Sen. Joe Manchin (D-WV) is doing it again.
Manchin indicated last week via Twitter that he will vote with Senate Republicans to pass a bill that would repeal President Joe Biden’s COVID-19 vaccine mandates for employers.
“But, let me be clear,” Manchin said in a statement that he released, “I do not support any government vaccine mandate on private businesses. That’s why I have cosponsored and will strongly support a bill to overturn the federal government vaccine mandate for private businesses.”
“I have long said we should incentivize, not penalize, private employers whose responsibility it is to protect their employees from COVID-19,” Manchin added.
Manchin was referencing the vaccine mandate that Biden announced in September, as Fox News reported, which requires employers with more than 100 employees to force their workers to either undergo frequent COVID-19 testing or to get vaccinated.
The Occupational Safety and Health Administration (OSHA), the agency tasked with enforcing Biden’s mandate, announced a rule that requires such employers to comply by early January or else face heavy fines. However, it is now looking as though the mandate may never have the chance to take effect.
The mandate, as soon as it was announced, was challenged in court by numerous Republican attorneys general, and the Republicans have been winning, at least on preliminary motions. In early November, the 5th Circuit U.S. Court of Appeals granted a stay preventing the vaccine mandate from going into effect.
Biden and his administration, nonetheless, have been encouraging employers to abide by the mandate anyway.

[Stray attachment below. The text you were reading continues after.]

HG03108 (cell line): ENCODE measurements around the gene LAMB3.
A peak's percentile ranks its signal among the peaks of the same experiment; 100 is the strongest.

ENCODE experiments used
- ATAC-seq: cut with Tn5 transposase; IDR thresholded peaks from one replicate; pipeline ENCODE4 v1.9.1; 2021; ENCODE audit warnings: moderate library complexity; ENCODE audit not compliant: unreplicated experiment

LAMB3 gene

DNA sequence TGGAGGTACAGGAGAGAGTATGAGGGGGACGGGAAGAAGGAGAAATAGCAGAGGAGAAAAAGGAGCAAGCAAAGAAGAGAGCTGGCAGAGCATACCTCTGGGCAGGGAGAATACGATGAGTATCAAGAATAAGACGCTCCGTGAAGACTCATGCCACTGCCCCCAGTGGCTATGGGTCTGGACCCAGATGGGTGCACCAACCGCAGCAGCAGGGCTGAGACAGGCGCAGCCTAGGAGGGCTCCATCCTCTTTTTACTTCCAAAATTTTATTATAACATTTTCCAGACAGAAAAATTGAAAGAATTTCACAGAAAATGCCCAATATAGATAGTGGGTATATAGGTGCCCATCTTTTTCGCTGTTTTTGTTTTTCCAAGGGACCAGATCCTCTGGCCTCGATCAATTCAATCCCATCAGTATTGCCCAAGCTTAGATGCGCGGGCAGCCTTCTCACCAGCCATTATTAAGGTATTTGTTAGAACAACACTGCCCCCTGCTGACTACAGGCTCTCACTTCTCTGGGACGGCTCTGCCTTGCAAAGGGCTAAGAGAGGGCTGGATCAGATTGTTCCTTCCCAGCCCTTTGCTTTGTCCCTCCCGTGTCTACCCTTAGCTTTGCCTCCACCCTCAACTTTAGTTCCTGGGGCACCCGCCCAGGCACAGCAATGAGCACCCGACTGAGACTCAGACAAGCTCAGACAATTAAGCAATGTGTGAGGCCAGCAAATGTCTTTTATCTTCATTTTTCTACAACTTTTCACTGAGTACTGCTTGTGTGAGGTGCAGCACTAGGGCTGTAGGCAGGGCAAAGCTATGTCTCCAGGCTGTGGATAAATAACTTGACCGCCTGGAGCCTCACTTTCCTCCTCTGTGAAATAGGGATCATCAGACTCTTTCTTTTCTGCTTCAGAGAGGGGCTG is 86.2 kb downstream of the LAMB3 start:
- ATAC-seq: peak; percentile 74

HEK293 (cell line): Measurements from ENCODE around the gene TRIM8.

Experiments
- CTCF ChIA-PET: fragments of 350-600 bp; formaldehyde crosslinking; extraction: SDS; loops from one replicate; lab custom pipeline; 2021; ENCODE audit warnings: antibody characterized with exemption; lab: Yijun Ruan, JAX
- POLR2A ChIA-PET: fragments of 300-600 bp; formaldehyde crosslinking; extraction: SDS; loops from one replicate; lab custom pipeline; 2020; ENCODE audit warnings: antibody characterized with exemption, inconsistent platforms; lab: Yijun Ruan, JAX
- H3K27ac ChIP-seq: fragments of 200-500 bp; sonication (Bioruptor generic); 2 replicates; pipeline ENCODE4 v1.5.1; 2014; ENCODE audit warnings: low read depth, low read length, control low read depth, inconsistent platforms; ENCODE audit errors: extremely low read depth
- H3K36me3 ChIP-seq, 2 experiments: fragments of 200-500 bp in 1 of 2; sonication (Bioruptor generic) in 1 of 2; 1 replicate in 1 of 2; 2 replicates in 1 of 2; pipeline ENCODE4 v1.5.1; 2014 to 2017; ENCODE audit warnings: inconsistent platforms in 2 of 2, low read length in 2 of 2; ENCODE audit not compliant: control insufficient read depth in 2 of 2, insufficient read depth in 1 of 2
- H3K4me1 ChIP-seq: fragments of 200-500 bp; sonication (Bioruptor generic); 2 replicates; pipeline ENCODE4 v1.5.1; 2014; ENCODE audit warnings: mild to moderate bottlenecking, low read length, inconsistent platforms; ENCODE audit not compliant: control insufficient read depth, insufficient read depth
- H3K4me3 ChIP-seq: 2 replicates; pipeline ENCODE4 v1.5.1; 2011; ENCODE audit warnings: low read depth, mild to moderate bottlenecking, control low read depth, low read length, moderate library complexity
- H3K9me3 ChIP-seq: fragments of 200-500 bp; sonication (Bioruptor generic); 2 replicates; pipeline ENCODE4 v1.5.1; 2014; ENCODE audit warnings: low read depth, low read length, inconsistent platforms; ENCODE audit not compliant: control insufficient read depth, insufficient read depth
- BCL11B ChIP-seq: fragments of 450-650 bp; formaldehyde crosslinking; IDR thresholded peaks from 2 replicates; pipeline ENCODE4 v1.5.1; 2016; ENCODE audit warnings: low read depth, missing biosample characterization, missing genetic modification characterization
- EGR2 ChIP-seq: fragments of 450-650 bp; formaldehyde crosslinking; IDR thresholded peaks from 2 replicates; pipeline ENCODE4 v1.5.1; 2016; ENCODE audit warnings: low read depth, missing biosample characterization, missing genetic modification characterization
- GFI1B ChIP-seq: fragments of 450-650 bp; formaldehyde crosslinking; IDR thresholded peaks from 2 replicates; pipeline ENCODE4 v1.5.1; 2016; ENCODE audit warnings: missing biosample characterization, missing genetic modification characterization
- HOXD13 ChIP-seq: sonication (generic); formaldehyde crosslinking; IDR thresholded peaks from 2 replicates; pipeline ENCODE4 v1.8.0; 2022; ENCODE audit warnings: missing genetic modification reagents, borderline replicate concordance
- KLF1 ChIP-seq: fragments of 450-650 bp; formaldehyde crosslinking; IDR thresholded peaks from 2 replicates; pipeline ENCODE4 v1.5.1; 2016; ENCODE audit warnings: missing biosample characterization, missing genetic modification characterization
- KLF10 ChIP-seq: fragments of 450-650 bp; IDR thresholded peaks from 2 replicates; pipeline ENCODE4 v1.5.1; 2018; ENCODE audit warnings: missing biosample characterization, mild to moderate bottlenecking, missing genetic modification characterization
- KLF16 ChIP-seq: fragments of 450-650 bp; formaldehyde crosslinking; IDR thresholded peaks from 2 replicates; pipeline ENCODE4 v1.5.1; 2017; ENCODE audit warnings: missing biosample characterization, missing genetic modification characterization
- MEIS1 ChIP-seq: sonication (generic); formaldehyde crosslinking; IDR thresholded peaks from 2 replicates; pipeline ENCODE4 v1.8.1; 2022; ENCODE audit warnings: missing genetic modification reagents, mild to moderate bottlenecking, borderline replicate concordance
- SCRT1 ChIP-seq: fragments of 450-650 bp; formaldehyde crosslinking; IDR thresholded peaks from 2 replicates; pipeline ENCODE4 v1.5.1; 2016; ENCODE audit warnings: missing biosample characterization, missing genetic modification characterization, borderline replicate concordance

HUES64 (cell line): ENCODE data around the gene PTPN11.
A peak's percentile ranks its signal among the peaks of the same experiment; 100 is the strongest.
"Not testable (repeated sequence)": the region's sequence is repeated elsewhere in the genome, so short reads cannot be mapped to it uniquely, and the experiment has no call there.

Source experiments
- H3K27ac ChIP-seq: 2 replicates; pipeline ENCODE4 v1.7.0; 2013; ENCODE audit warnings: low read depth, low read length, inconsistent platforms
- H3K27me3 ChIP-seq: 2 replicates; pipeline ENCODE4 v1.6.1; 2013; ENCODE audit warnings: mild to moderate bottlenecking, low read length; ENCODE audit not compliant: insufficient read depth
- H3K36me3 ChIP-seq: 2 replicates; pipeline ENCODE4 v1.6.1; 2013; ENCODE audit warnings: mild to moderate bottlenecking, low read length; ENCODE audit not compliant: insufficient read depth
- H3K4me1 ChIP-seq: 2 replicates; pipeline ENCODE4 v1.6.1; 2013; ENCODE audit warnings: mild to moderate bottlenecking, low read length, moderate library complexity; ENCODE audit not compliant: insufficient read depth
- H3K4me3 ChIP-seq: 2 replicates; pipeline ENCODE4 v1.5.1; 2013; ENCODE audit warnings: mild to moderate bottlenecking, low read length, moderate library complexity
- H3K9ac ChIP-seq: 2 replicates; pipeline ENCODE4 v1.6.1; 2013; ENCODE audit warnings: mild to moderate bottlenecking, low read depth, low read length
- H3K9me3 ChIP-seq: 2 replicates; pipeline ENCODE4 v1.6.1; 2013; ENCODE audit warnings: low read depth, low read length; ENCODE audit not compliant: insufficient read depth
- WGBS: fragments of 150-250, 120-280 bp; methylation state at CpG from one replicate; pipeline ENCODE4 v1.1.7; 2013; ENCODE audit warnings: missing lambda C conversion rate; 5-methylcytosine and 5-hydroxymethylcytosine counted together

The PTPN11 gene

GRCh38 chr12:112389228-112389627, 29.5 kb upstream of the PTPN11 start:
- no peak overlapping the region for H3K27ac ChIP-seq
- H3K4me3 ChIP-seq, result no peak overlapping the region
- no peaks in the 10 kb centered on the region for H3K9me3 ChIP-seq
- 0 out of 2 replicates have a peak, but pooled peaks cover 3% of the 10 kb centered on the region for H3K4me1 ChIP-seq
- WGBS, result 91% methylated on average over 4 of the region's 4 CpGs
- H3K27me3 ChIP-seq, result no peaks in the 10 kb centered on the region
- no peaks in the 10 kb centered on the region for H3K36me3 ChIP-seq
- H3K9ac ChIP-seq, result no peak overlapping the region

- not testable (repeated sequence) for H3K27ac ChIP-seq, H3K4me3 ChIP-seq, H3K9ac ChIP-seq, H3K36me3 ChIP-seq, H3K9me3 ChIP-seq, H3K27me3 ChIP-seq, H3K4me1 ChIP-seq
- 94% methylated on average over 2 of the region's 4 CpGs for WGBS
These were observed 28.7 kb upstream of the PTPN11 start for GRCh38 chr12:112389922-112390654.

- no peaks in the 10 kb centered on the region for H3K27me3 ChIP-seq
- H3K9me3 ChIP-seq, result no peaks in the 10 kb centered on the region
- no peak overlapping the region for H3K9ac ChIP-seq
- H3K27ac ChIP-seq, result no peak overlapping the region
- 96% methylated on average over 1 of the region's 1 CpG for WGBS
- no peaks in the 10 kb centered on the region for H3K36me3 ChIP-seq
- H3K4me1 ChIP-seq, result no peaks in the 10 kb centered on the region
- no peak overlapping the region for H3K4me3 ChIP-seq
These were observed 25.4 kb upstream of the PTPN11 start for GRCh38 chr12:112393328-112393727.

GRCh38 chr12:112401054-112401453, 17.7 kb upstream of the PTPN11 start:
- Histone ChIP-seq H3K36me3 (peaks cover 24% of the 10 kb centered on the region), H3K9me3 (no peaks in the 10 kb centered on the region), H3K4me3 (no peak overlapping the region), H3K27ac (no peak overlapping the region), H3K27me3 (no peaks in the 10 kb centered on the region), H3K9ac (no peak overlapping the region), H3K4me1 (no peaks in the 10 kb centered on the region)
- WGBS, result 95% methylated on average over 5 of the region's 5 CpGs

Senate Republicans, led by Sen. Mike Braun (R-IN), are mounting their own attempt to stop Biden’s vaccine mandate. In fact, they’re trying to overturn the mandate using the Congressional Review Act. It is this effort that Manchin is now supporting.
With Manchin’s vote, it appears likely that the effort will make it through the upper chamber. Whether it will make it through the House, however, is another question. No House Democrat has indicated that he or she will vote for it, but it is plausible that this could change when the bill finally makes it to the House, given the vulnerability of some House Democrats in the upcoming 2022 midterm elections.
Even if the bill does make it through Congress, though, the problem is that Biden would almost certainly veto it. And, it is unlike that the veto would be overturned by Congress.
Still, it’s good to see some momentum being built against these big-government mandates, even if it’s only largely symbolic in nature right now.